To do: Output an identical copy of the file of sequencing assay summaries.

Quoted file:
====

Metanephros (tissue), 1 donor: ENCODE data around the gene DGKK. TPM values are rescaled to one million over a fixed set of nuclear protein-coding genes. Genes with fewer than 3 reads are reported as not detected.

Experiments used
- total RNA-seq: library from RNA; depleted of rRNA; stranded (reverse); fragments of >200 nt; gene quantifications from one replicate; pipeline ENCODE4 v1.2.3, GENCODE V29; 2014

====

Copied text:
Metanephros (tissue), 1 donor: ENCODE data around the gene DGKK. TPM values are rescaled to one million over a fixed set of nuclear protein-coding genes. Genes with fewer than 3 reads are reported as not detected.

Experiments used
- total RNA-seq: library from RNA; depleted of rRNA; stranded (reverse); fragments of >200 nt; gene quantifications from one replicate; pipeline ENCODE4 v1.2.3, GENCODE V29; 2014